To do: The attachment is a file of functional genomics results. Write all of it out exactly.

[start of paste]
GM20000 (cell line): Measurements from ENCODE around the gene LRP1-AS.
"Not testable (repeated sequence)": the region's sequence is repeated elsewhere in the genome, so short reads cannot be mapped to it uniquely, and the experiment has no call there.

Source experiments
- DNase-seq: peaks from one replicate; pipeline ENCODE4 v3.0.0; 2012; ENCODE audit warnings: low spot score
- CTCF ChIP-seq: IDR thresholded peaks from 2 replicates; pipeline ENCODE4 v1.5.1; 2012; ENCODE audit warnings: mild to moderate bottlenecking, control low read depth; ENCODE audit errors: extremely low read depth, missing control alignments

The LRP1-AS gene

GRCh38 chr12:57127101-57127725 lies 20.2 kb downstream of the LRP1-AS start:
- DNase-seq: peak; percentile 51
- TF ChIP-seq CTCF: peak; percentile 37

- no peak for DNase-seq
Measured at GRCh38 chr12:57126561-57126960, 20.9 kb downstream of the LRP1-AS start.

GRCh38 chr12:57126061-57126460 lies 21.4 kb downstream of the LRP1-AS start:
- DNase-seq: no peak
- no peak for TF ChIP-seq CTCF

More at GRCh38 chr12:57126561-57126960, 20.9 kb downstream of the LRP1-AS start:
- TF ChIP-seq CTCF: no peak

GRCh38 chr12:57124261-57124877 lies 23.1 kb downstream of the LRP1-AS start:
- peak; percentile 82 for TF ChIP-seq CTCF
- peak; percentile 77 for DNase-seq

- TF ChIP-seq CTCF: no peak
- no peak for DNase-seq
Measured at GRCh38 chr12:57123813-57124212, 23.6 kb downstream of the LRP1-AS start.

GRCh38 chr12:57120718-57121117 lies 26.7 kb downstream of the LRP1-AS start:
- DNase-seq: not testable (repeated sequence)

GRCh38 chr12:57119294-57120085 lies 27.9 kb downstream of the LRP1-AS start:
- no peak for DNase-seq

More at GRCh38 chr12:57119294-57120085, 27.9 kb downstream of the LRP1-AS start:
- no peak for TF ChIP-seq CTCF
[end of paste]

GM20000 (cell line): Measurements from ENCODE around the gene LRP1-AS.
"Not testable (repeated sequence)": the region's sequence is repeated elsewhere in the genome, so short reads cannot be mapped to it uniquely, and the experiment has no call there.

Source experiments
- DNase-seq: peaks from one replicate; pipeline ENCODE4 v3.0.0; 2012; ENCODE audit warnings: low spot score
- CTCF ChIP-seq: IDR thresholded peaks from 2 replicates; pipeline ENCODE4 v1.5.1; 2012; ENCODE audit warnings: mild to moderate bottlenecking, control low read depth; ENCODE audit errors: extremely low read depth, missing control alignments

The LRP1-AS gene

GRCh38 chr12:57127101-57127725 lies 20.2 kb downstream of the LRP1-AS start:
- DNase-seq: peak; percentile 51
- TF ChIP-seq CTCF: peak; percentile 37

- no peak for DNase-seq
Measured at GRCh38 chr12:57126561-57126960, 20.9 kb downstream of the LRP1-AS start.

GRCh38 chr12:57126061-57126460 lies 21.4 kb downstream of the LRP1-AS start:
- DNase-seq: no peak
- no peak for TF ChIP-seq CTCF

More at GRCh38 chr12:57126561-57126960, 20.9 kb downstream of the LRP1-AS start:
- TF ChIP-seq CTCF: no peak

GRCh38 chr12:57124261-57124877 lies 23.1 kb downstream of the LRP1-AS start:
- peak; percentile 82 for TF ChIP-seq CTCF
- peak; percentile 77 for DNase-seq

- TF ChIP-seq CTCF: no peak
- no peak for DNase-seq
Measured at GRCh38 chr12:57123813-57124212, 23.6 kb downstream of the LRP1-AS start.

GRCh38 chr12:57120718-57121117 lies 26.7 kb downstream of the LRP1-AS start:
- DNase-seq: not testable (repeated sequence)

GRCh38 chr12:57119294-57120085 lies 27.9 kb downstream of the LRP1-AS start:
- no peak for DNase-seq

More at GRCh38 chr12:57119294-57120085, 27.9 kb downstream of the LRP1-AS start:
- no peak for TF ChIP-seq CTCF